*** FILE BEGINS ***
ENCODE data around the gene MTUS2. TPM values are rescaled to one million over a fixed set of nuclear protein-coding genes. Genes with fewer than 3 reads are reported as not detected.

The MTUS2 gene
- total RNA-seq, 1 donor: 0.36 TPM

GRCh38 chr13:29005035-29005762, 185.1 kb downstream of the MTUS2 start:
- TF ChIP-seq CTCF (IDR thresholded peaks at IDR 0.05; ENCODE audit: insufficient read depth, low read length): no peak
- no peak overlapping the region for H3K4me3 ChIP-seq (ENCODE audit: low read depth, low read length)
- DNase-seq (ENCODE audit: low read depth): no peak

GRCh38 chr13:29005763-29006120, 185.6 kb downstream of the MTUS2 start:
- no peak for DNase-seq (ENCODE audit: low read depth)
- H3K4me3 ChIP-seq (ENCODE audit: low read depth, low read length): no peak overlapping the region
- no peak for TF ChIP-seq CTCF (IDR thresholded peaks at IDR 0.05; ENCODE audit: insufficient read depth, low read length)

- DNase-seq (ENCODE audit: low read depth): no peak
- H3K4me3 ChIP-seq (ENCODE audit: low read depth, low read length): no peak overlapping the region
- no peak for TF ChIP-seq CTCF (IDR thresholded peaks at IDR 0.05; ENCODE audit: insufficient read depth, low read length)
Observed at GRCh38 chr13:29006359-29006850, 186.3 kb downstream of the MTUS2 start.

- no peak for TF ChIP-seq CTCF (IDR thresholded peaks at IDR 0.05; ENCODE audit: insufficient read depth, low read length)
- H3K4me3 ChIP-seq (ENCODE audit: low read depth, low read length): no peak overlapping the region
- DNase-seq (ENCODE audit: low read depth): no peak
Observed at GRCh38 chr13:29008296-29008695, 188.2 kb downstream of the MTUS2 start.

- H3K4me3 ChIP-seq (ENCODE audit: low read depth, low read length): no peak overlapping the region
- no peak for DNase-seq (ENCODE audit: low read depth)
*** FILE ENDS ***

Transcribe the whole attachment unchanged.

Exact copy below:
ENCODE data around the gene MTUS2. TPM values are rescaled to one million over a fixed set of nuclear protein-coding genes. Genes with fewer than 3 reads are reported as not detected.

The MTUS2 gene
- total RNA-seq, 1 donor: 0.36 TPM

GRCh38 chr13:29005035-29005762, 185.1 kb downstream of the MTUS2 start:
- TF ChIP-seq CTCF (IDR thresholded peaks at IDR 0.05; ENCODE audit: insufficient read depth, low read length): no peak
- no peak overlapping the region for H3K4me3 ChIP-seq (ENCODE audit: low read depth, low read length)
- DNase-seq (ENCODE audit: low read depth): no peak

GRCh38 chr13:29005763-29006120, 185.6 kb downstream of the MTUS2 start:
- no peak for DNase-seq (ENCODE audit: low read depth)
- H3K4me3 ChIP-seq (ENCODE audit: low read depth, low read length): no peak overlapping the region
- no peak for TF ChIP-seq CTCF (IDR thresholded peaks at IDR 0.05; ENCODE audit: insufficient read depth, low read length)

- DNase-seq (ENCODE audit: low read depth): no peak
- H3K4me3 ChIP-seq (ENCODE audit: low read depth, low read length): no peak overlapping the region
- no peak for TF ChIP-seq CTCF (IDR thresholded peaks at IDR 0.05; ENCODE audit: insufficient read depth, low read length)
Observed at GRCh38 chr13:29006359-29006850, 186.3 kb downstream of the MTUS2 start.

- no peak for TF ChIP-seq CTCF (IDR thresholded peaks at IDR 0.05; ENCODE audit: insufficient read depth, low read length)
- H3K4me3 ChIP-seq (ENCODE audit: low read depth, low read length): no peak overlapping the region
- DNase-seq (ENCODE audit: low read depth): no peak
Observed at GRCh38 chr13:29008296-29008695, 188.2 kb downstream of the MTUS2 start.

- H3K4me3 ChIP-seq (ENCODE audit: low read depth, low read length): no peak overlapping the region
- no peak for DNase-seq (ENCODE audit: low read depth)